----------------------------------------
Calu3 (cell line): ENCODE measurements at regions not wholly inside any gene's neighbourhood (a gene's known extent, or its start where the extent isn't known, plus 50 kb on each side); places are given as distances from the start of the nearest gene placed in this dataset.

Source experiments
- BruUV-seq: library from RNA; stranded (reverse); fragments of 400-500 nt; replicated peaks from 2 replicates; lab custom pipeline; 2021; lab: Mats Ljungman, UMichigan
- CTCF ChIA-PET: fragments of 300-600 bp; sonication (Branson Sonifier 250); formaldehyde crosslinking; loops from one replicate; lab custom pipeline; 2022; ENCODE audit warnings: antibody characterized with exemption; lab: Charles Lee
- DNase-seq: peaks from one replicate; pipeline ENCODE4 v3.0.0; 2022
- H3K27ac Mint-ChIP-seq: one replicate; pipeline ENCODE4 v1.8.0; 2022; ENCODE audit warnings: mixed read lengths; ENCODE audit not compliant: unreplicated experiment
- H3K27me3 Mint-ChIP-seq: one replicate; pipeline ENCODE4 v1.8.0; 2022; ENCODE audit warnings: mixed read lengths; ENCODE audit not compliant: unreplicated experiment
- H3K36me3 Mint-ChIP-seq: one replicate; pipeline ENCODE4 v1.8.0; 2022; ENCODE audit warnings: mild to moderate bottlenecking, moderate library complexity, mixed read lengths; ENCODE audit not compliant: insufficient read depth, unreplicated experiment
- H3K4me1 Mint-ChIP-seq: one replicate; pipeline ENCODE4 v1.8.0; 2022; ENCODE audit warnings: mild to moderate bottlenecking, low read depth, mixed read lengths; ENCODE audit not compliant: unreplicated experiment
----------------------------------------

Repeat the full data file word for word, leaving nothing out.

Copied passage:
Calu3 (cell line): ENCODE measurements at regions not wholly inside any gene's neighbourhood (a gene's known extent, or its start where the extent isn't known, plus 50 kb on each side); places are given as distances from the start of the nearest gene placed in this dataset.

Source experiments
- BruUV-seq: library from RNA; stranded (reverse); fragments of 400-500 nt; replicated peaks from 2 replicates; lab custom pipeline; 2021; lab: Mats Ljungman, UMichigan
- CTCF ChIA-PET: fragments of 300-600 bp; sonication (Branson Sonifier 250); formaldehyde crosslinking; loops from one replicate; lab custom pipeline; 2022; ENCODE audit warnings: antibody characterized with exemption; lab: Charles Lee
- DNase-seq: peaks from one replicate; pipeline ENCODE4 v3.0.0; 2022
- H3K27ac Mint-ChIP-seq: one replicate; pipeline ENCODE4 v1.8.0; 2022; ENCODE audit warnings: mixed read lengths; ENCODE audit not compliant: unreplicated experiment
- H3K27me3 Mint-ChIP-seq: one replicate; pipeline ENCODE4 v1.8.0; 2022; ENCODE audit warnings: mixed read lengths; ENCODE audit not compliant: unreplicated experiment
- H3K36me3 Mint-ChIP-seq: one replicate; pipeline ENCODE4 v1.8.0; 2022; ENCODE audit warnings: mild to moderate bottlenecking, moderate library complexity, mixed read lengths; ENCODE audit not compliant: insufficient read depth, unreplicated experiment
- H3K4me1 Mint-ChIP-seq: one replicate; pipeline ENCODE4 v1.8.0; 2022; ENCODE audit warnings: mild to moderate bottlenecking, low read depth, mixed read lengths; ENCODE audit not compliant: unreplicated experiment